Hiring a Caregiver

What to Expect Post-Surgery

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friendly nurse visiting recovering senior patient

Regardless of age, your post-surgical routine will often play a role in the overall effectiveness of your surgery. For older adults, this often requires  hospice care, visits to the hospital for a short while, or hiring a licensed at-home caregiver. It’s believed that the home is the optimal environment for a successful recovery.

Generally speaking, recovering from surgery will be a much smoother process with the help of a licensed caregiver in the home. It’s of the utmost importance that, once you return home from the hospital after a medical procedure or surgery, you’re as comfortable as possible. Having someone around the home who can help with things like cleaning, meal preparation and transportation to appointments could make a world of difference.

It’s expected that there will be some post-surgery pain. A licensed caregiver can assist with a variety of tasks, including rehabilitation and giving pain medication. One can also requestfriendly doctor talking to a recovering patient in wheelchair that several different caregivers come to the home for short periods of time after surgery as well. For example, a physical therapist may visit for rehabilitation, and a nurse may visit to assist with changing bandages and pain management. Another caregiver may also visit to help clean the home. Sometimes a single caregiver can provide all of the mentioned tasks.

It’s of the utmost importance that the caregivers be licensed and state-certified. They should be insured and have passed an extensive background check. After all, as we mentioned before, one of the biggest components to a successful recovery is feeling comfortable and safe.

Another service home care centers provide is companionship. While you’re recovering, there may be a lot of down time in between physical therapy, meal times, appointments and medication. Friends and family may not always be able to visit, and the independent life you’re trying to maintain may feel lonely while you recover. As a result, you can choose to have a companion visit your home when you’d like some company. This person can sit and talk with you, play games, and engage in safe activities that aid in your recovery. The risk for depression is higher after surgery, and a companion may be able to help curb some of those feelings.

Would you like some assistance or more information about surgery recovery or home care assistance? We offer a full range of home care services in Phoenix, Arizona and would love to send one of our highly skilled professionals to come put a smile on your face today. Give us a call, we’re always here to assist.


Helping Dementia and Alzheimer’s Patients: 3 Stages of Care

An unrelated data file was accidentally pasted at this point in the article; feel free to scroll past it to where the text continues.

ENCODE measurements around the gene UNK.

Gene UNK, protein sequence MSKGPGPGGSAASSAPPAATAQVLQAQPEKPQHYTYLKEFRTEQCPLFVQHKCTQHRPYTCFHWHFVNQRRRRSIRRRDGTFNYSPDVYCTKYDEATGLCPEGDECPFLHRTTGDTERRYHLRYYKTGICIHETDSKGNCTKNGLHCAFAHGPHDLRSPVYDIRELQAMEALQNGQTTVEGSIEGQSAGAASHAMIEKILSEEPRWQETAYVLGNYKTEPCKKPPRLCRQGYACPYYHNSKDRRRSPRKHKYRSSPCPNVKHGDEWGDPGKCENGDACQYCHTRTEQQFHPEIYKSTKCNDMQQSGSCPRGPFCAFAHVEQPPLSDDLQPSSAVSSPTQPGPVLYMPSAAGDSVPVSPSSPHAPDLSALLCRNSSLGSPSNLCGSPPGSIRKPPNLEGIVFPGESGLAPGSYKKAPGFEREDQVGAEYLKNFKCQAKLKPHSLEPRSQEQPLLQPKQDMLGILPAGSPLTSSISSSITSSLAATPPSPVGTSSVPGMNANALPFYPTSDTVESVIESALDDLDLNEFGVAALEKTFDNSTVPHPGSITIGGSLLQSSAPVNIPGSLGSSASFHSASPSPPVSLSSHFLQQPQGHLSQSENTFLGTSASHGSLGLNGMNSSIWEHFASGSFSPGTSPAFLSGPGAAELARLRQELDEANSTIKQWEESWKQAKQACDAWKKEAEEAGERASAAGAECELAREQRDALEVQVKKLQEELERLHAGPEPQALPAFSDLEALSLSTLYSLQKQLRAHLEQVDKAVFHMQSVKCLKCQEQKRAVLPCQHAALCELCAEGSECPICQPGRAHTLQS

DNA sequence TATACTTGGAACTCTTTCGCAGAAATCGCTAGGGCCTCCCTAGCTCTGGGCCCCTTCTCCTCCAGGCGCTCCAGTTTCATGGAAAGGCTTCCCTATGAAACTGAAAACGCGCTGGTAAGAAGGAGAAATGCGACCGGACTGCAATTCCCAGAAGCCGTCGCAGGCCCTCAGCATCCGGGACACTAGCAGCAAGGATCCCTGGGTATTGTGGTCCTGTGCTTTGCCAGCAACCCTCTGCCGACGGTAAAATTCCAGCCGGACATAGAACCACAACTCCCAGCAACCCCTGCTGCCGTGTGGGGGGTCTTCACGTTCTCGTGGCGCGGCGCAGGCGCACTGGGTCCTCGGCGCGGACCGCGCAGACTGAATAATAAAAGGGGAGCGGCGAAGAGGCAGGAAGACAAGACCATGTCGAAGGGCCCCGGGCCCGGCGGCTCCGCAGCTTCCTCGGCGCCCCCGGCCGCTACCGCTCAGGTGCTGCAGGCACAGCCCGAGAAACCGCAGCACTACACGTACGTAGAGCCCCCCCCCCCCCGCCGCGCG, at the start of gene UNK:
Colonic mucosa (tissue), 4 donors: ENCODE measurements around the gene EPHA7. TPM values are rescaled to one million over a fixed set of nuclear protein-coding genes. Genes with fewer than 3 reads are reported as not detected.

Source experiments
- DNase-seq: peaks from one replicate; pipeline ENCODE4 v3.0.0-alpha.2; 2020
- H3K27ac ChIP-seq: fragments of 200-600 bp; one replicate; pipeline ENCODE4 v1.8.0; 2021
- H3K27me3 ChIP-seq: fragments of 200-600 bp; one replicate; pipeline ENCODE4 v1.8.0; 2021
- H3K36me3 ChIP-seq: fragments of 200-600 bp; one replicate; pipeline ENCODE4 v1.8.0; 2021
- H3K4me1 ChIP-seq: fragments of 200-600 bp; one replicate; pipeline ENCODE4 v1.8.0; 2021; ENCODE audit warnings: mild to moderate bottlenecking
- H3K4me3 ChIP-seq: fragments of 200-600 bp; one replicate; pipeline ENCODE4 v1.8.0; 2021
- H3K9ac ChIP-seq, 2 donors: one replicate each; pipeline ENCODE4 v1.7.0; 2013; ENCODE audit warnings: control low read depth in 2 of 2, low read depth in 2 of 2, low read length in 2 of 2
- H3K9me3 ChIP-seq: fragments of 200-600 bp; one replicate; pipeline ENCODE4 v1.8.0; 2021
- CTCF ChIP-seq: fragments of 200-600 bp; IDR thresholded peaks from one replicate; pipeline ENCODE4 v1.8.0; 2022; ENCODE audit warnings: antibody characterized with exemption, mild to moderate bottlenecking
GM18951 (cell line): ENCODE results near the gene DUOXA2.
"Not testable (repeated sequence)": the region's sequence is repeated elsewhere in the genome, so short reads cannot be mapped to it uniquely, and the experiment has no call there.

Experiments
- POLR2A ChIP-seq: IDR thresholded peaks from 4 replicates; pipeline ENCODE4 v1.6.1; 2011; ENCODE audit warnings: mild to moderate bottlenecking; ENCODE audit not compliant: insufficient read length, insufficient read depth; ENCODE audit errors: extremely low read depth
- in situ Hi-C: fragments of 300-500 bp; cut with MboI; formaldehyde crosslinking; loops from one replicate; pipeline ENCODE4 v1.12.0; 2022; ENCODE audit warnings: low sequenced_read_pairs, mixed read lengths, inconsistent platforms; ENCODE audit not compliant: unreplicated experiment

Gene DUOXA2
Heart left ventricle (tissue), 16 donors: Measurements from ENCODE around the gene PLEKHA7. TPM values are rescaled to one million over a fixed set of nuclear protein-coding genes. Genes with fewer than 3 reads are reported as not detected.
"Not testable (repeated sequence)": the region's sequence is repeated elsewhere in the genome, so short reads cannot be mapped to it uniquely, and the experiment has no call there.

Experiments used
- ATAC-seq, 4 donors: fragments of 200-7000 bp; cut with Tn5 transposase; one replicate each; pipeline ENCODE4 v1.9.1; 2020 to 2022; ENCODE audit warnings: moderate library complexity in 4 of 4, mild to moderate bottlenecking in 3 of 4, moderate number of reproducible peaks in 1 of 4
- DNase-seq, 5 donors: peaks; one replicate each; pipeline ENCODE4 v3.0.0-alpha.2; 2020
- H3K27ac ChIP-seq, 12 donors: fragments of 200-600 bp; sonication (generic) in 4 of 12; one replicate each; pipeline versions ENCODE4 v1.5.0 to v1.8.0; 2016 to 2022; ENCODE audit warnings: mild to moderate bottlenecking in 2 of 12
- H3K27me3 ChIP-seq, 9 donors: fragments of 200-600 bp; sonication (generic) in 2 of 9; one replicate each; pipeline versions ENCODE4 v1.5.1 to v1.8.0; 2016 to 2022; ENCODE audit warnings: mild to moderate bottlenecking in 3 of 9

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Helping Elderly PeopleeCaring for sufferers of dementia or Alzheimer’s disease comes with a very specific set of challenges. Three stages of care are needed with these diagnoses, and they grow, evolve and change as the disease progresses. Each stage comes with its own unique challenges, as well. Whether a person is in the early or late stages of Alzheimer’s or dementia, a skilled, licensed caregiver is beneficial in helping the individual transition and adapt to a new way of life.

Stage One Care

This is the beginning stage of dementia or Alzheimer’s. It can last for years, and may present minor changes to a person’s learning and cognitive capabilities. Most people are able to function and engage in normal activities during Stage One. As a caregiver in this stage, you’re primarily needed for support, companionship, and help with planning for the future, as well as making small lifestyle changes, assisting with medications, recalling memories (dates, names, places), keeping appointments, and managing finances.

It’s important to help bring out the talents and strengths of a person in the first stage of dementia, and to support their independence as much as possible. Encouraging and assisting the person to express their feelings and locate a support group is also beneficial. This is the time to make all necessary legal and financial decisions for the future.

Stage Two Care

During the second stage, the level of care is going to increase. This may be the stage that you’ll want to seek extra support in caring. This is when damage begins to show in the brain, and the person may not think the same way, or perform the tasks they used to be able to on their own. There’s also a chance that the individual will behave in peculiar ways, become upset more often and have a difficult time speaking in sentences that make sense. Help with hygiene and driving may be needed.